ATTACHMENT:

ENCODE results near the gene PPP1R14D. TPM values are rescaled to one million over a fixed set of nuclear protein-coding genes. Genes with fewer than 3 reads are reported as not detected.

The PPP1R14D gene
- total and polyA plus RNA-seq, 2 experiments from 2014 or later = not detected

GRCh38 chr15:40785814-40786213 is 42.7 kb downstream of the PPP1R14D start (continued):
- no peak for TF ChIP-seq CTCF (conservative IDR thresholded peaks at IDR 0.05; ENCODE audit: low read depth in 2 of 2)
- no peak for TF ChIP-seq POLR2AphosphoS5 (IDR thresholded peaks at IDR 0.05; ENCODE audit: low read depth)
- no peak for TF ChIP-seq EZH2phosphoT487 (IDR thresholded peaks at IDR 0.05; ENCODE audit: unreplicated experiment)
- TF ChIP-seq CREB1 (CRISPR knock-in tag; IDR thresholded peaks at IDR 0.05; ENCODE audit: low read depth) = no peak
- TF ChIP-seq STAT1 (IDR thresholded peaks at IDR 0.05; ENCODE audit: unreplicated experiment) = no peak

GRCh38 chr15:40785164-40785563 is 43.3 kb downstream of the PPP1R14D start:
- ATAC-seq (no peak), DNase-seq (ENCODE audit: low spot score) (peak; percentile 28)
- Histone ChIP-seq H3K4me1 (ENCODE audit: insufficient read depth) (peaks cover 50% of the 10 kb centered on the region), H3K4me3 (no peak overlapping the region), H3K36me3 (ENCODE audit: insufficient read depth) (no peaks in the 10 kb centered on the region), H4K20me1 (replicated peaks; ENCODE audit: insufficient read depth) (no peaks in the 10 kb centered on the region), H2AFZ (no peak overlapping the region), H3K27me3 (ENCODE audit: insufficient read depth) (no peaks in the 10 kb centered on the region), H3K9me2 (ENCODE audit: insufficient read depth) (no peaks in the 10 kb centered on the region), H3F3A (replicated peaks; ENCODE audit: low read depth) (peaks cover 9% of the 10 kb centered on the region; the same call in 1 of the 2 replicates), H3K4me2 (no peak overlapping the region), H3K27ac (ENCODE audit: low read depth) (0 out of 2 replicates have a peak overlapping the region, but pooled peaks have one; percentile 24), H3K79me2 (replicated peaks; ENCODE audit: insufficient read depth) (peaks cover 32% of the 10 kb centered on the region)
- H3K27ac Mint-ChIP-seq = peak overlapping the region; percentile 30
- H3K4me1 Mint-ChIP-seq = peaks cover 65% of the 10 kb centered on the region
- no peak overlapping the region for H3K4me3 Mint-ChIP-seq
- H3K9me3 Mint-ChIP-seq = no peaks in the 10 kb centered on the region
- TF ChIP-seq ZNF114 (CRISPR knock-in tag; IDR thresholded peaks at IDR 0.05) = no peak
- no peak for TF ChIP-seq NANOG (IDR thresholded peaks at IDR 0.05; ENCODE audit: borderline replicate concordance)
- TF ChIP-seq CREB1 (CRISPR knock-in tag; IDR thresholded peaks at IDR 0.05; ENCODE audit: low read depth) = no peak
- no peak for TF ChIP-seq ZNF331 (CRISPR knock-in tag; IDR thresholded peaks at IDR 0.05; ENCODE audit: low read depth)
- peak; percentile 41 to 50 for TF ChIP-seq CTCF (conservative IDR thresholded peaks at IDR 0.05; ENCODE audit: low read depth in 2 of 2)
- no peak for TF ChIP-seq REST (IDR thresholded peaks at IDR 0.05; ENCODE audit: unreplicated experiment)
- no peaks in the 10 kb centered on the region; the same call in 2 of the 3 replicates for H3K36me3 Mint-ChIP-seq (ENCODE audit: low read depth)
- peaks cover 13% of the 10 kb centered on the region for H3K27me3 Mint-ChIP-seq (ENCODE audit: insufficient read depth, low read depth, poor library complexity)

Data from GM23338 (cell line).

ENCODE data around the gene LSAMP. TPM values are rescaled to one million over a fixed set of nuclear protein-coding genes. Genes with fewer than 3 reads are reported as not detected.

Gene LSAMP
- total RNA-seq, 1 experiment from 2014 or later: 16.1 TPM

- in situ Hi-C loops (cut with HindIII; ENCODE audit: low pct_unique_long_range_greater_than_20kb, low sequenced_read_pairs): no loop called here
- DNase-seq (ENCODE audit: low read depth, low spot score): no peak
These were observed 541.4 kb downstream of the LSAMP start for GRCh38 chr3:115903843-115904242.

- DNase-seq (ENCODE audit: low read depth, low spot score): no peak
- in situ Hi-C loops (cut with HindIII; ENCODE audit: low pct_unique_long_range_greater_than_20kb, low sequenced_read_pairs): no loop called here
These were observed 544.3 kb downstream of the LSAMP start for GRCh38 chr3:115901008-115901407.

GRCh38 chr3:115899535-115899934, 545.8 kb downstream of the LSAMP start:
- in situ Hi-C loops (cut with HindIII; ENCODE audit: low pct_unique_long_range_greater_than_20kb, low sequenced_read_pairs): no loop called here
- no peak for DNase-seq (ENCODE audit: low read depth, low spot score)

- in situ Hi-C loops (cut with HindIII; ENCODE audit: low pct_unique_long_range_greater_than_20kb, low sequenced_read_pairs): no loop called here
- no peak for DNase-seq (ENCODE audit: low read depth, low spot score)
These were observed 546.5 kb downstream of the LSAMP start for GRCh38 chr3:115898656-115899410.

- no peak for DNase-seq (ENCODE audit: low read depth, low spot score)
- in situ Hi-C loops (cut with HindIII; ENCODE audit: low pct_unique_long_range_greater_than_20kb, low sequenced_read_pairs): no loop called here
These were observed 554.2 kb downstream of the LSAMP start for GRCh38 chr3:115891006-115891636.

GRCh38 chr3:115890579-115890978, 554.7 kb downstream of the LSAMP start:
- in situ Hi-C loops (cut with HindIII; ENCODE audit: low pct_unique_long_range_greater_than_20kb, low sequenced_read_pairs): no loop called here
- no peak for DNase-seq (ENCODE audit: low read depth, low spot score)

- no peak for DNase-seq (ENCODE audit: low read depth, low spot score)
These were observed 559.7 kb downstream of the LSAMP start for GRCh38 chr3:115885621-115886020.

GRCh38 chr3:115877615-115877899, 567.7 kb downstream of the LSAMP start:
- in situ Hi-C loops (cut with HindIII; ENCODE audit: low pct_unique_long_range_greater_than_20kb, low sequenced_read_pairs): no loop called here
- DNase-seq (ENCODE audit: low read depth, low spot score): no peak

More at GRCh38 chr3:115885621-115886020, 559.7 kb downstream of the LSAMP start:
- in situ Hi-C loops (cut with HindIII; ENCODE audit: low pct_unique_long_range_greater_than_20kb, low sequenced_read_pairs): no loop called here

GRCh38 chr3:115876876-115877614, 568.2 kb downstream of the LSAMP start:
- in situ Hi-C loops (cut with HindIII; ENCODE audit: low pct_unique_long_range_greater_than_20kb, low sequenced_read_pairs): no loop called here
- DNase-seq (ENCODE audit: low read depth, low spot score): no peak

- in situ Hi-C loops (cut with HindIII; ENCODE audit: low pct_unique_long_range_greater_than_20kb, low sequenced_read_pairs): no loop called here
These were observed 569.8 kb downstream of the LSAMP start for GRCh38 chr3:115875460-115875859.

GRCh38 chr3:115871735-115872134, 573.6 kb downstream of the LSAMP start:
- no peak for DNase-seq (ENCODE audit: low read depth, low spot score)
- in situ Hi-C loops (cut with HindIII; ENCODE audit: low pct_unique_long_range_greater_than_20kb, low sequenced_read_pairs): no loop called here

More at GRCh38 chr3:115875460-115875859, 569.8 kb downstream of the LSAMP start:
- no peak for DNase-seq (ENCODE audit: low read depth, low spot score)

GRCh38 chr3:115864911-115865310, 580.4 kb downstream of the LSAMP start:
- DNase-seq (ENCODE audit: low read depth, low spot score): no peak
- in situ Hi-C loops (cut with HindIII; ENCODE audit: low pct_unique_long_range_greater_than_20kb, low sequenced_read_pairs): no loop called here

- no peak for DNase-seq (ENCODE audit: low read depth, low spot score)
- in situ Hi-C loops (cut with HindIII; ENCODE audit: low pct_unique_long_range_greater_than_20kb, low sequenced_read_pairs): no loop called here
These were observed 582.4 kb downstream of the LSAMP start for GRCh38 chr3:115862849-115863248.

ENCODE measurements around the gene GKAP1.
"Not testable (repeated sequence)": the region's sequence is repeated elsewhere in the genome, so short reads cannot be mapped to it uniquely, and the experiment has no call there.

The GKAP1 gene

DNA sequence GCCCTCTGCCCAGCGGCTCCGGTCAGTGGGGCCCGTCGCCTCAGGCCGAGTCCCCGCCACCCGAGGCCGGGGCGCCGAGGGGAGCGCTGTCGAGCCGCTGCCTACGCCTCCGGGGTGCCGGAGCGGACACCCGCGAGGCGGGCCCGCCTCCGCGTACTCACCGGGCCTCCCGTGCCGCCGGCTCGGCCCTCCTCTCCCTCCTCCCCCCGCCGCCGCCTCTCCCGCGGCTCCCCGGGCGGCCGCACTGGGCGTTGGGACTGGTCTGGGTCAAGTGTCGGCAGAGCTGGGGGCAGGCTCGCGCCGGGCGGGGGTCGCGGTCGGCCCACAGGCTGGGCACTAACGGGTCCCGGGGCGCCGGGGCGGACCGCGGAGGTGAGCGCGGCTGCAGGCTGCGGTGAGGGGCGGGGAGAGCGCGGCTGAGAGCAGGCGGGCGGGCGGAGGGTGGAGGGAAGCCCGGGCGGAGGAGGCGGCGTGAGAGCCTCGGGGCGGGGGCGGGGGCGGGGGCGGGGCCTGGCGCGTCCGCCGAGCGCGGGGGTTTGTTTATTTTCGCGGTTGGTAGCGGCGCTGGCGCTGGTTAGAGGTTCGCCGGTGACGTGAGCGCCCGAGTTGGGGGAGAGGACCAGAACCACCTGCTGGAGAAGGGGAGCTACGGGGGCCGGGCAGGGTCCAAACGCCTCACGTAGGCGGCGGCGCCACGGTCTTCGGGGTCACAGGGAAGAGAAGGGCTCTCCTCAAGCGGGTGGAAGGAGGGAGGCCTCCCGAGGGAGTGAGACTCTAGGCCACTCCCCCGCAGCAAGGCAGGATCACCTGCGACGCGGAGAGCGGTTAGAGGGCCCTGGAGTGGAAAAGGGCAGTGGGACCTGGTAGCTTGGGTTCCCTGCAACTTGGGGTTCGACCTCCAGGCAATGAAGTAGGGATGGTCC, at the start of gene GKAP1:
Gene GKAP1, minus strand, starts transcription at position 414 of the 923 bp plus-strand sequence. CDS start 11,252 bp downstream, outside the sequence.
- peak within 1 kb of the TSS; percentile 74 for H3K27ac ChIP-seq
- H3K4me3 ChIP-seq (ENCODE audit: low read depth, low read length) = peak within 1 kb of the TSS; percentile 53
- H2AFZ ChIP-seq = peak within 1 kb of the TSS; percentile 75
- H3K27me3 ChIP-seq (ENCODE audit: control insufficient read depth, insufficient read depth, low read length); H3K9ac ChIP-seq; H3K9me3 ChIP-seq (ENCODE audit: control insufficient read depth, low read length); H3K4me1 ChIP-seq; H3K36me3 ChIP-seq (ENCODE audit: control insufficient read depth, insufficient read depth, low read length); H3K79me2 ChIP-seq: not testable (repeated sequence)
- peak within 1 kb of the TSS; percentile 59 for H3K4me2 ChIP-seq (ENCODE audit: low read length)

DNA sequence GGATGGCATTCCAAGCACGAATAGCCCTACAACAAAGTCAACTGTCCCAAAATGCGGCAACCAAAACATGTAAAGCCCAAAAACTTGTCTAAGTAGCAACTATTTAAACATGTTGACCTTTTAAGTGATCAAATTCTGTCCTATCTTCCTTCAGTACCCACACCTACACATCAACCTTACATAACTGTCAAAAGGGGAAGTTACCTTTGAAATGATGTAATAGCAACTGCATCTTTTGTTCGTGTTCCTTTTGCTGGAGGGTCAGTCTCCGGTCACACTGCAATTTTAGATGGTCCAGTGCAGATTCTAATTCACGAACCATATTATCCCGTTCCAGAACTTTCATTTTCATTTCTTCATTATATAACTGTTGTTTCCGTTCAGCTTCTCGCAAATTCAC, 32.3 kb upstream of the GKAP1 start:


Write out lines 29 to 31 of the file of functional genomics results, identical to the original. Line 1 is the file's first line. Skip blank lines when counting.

- in situ Hi-C loops (cut with HindIII; ENCODE audit: low pct_unique_long_range_greater_than_20kb, low sequenced_read_pairs): no loop called here
- DNase-seq (ENCODE audit: low read depth, low spot score): no peak
These were observed 541.4 kb downstream of the LSAMP start for GRCh38 chr3:115903843-115904242.